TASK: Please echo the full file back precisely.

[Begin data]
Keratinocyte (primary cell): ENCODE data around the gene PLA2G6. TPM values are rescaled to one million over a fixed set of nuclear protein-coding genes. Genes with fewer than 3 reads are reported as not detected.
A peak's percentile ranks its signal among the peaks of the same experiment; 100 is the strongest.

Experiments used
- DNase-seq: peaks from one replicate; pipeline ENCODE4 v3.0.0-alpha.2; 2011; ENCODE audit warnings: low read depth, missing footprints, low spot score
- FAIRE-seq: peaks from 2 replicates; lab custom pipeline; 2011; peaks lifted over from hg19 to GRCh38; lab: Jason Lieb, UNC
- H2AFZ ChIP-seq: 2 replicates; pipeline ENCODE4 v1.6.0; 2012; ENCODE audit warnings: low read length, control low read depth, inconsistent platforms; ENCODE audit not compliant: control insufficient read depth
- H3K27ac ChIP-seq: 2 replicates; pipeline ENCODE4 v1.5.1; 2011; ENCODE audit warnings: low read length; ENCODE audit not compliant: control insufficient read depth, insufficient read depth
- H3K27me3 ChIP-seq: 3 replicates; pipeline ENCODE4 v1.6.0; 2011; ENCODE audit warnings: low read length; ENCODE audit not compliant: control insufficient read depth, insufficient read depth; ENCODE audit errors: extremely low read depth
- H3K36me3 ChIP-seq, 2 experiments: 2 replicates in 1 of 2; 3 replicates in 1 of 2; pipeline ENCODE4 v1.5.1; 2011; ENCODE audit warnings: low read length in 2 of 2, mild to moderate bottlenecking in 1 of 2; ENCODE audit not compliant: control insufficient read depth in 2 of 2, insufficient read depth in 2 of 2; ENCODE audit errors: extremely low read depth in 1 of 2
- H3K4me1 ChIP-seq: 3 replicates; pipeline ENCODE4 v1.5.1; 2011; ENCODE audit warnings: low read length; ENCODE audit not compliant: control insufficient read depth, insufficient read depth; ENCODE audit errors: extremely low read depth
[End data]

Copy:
Keratinocyte (primary cell): ENCODE data around the gene PLA2G6. TPM values are rescaled to one million over a fixed set of nuclear protein-coding genes. Genes with fewer than 3 reads are reported as not detected.
A peak's percentile ranks its signal among the peaks of the same experiment; 100 is the strongest.

Experiments used
- DNase-seq: peaks from one replicate; pipeline ENCODE4 v3.0.0-alpha.2; 2011; ENCODE audit warnings: low read depth, missing footprints, low spot score
- FAIRE-seq: peaks from 2 replicates; lab custom pipeline; 2011; peaks lifted over from hg19 to GRCh38; lab: Jason Lieb, UNC
- H2AFZ ChIP-seq: 2 replicates; pipeline ENCODE4 v1.6.0; 2012; ENCODE audit warnings: low read length, control low read depth, inconsistent platforms; ENCODE audit not compliant: control insufficient read depth
- H3K27ac ChIP-seq: 2 replicates; pipeline ENCODE4 v1.5.1; 2011; ENCODE audit warnings: low read length; ENCODE audit not compliant: control insufficient read depth, insufficient read depth
- H3K27me3 ChIP-seq: 3 replicates; pipeline ENCODE4 v1.6.0; 2011; ENCODE audit warnings: low read length; ENCODE audit not compliant: control insufficient read depth, insufficient read depth; ENCODE audit errors: extremely low read depth
- H3K36me3 ChIP-seq, 2 experiments: 2 replicates in 1 of 2; 3 replicates in 1 of 2; pipeline ENCODE4 v1.5.1; 2011; ENCODE audit warnings: low read length in 2 of 2, mild to moderate bottlenecking in 1 of 2; ENCODE audit not compliant: control insufficient read depth in 2 of 2, insufficient read depth in 2 of 2; ENCODE audit errors: extremely low read depth in 1 of 2
- H3K4me1 ChIP-seq: 3 replicates; pipeline ENCODE4 v1.5.1; 2011; ENCODE audit warnings: low read length; ENCODE audit not compliant: control insufficient read depth, insufficient read depth; ENCODE audit errors: extremely low read depth